Should we retain retentions?
Consultations on cash retentions and the 2011 changes to Part 2 of the Housing Grants Construction and Regeneration Act 1996.
The Department of Business, Energy and Industrial Strategy (BEIS) consultations on cash retentions and the 2011 changes to Part 2 of the Housing Grants Construction and Regeneration Act 1996 (Construction Act) have now closed. The outcomes and the Government's response are awaited with great interest by the industry and may provide the pundits with a little respite from the fallout from the collapse of Carillion.
The consultation on cash retentions appears to have provoked the most reaction. Many commentators have weighed in to condemn the practice and a backbench MP has tabled a Private Member's Bill to propose an alternative to the usual procedure whereby employers withhold a percentage (usually around 5%) from certified amounts as an incentive for contractors to fully comply with their obligations under their construction contracts. The Bill is due to have its second reading in June 2018.
In theory, the idea of a cash retention to secure performance is not such a bad one, given that contractors traditionally operate on very thin financial margins and they will naturally be very keen to ensure that their work is of sufficient standard to allow a timely release of monies due. There is however, the well publicised problem that some unscrupulous employers have been recorded as taking advantage of the retention process by keeping hold of retentions (and thereby use of the money) for longer periods of time than they are strictly entitled, or for not entirely legitimate reasons. Despite payment protection for suppliers under the Public Contracts Regulations and the Supply Chain Charter, the result has been a cash flow crisis and a vulnerable supply chain. This is particularly acute where the employer becomes insolvent. Such a situation is amply illustrated by the downfall of Carillion and the nervous mutterings about the solvency of a number of other high profile businesses.
Alternatives to retentions include the use of retention bonds (where a reducing bond is provided to secure payments which would otherwise have been the subject of retentions) and the use of project bank accounts and trust mechanisms to ring fence and protect retention monies on insolvency. A further alternative is a scheme proposed in the Private Member's Bill which is very like the tenancy deposit scheme currently in use in the rental sector.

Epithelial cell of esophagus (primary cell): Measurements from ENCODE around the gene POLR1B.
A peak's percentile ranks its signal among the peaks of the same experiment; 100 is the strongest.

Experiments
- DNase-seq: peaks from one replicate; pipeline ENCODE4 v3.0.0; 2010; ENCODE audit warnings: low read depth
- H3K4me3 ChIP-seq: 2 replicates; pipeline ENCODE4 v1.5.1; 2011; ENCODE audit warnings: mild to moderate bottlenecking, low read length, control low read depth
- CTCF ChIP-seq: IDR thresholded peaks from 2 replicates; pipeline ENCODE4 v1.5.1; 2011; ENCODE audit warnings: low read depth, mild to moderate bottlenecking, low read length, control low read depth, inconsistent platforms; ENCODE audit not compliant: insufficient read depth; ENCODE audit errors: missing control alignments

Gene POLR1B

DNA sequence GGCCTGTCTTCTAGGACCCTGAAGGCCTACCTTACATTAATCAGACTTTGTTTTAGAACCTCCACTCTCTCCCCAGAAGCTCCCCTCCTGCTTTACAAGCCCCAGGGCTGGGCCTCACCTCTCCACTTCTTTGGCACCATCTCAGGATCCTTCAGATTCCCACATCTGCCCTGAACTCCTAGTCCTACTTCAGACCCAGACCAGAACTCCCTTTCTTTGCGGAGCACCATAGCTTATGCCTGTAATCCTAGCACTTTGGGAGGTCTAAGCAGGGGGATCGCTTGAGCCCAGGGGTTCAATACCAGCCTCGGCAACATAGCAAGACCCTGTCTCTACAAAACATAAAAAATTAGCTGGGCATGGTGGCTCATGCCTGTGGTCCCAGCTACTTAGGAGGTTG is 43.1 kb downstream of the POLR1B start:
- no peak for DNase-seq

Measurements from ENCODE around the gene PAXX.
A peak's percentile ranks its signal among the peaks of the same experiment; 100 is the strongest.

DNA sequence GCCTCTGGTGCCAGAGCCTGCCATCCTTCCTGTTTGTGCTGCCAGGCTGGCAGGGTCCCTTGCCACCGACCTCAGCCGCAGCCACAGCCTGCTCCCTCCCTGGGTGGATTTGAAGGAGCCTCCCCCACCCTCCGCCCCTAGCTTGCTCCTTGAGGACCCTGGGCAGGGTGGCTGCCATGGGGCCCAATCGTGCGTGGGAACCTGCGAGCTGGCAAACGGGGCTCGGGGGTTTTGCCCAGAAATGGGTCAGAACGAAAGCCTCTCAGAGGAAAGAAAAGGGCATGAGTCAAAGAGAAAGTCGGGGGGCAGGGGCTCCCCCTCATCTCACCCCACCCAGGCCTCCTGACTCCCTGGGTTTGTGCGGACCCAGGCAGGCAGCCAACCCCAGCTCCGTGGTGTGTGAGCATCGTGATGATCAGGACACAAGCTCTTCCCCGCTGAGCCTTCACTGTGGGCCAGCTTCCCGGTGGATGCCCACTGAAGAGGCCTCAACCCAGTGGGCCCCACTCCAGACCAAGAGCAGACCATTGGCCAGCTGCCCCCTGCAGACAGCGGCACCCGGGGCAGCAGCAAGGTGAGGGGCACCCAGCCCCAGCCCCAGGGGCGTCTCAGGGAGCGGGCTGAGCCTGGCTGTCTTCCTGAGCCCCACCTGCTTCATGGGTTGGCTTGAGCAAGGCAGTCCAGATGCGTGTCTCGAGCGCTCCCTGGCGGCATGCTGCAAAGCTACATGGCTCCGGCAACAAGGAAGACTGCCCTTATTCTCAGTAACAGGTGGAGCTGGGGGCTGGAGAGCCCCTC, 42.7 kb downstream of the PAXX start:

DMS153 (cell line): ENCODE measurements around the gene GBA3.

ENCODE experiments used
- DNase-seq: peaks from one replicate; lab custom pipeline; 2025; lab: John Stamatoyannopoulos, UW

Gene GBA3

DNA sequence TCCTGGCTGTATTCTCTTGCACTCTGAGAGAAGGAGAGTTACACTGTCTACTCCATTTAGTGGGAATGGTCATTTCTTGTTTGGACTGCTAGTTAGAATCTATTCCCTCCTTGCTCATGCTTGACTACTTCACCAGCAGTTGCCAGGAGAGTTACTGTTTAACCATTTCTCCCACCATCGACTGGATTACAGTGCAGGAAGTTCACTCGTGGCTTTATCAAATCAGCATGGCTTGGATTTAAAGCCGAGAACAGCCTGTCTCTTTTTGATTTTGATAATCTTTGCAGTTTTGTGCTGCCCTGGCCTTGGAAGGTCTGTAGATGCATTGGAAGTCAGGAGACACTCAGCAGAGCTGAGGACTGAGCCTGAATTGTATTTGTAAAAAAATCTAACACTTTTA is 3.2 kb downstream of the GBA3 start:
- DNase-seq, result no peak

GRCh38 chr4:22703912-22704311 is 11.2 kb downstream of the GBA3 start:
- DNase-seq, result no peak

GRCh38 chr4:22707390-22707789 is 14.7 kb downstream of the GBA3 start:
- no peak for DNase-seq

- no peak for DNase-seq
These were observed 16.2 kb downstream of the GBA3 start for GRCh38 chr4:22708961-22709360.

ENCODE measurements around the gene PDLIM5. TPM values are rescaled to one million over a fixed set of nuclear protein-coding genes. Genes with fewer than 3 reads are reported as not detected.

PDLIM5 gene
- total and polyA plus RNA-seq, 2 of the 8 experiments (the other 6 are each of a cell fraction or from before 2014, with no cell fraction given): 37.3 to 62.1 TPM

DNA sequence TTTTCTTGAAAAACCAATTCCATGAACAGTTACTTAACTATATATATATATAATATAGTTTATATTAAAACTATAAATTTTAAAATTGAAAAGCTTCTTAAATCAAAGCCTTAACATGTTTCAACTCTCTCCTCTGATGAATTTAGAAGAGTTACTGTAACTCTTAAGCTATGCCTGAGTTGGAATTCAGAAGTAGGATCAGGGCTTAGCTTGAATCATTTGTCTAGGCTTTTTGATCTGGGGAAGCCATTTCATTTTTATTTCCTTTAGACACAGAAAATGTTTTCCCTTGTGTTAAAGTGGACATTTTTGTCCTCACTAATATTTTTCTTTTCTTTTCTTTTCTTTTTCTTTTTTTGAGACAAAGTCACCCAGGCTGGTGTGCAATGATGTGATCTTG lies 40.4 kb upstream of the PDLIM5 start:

The consultation on the 2011 changes to the Construction Act focused on different aspects of payment performance and best practice. It sought information on how current legislation achieves its original objectives of increasing transparency in the exchange of information in relation to payments, encouraging parties to resolve disputes by adjudication and the strengthening of the right to suspend for non-payment. The consultation was also interested in the extent to which the existing construction payment and adjudication framework is working (or not).
Given the very evident concerns about SMEs and the supply chain generally, it is likely that some legislative reform will be proposed when the results of the parallel consultations are published. But will this be sufficient? For example, alternatives to retentions may not work in practice or end up being too expensive, or there may be gaps in the questions raised in the consultation on the Construction Act such as an omission to consult on matters such as a precise definition of the information required for payment/pay less notices. This is currently supplemented by less than clear case law and further statutory guidance would probably assist parties in avoiding disputes as to validity of the notices forming part of crucial stages in the payment process.
Going forward, would legislative change affect negotiation of construction contracts and the balance of risk? It is possible that simply tinkering with only a few aspects of the law in this area will only serve to confuse matters more. Watch this space.
This article is taken from Building Interest - Spring 2018.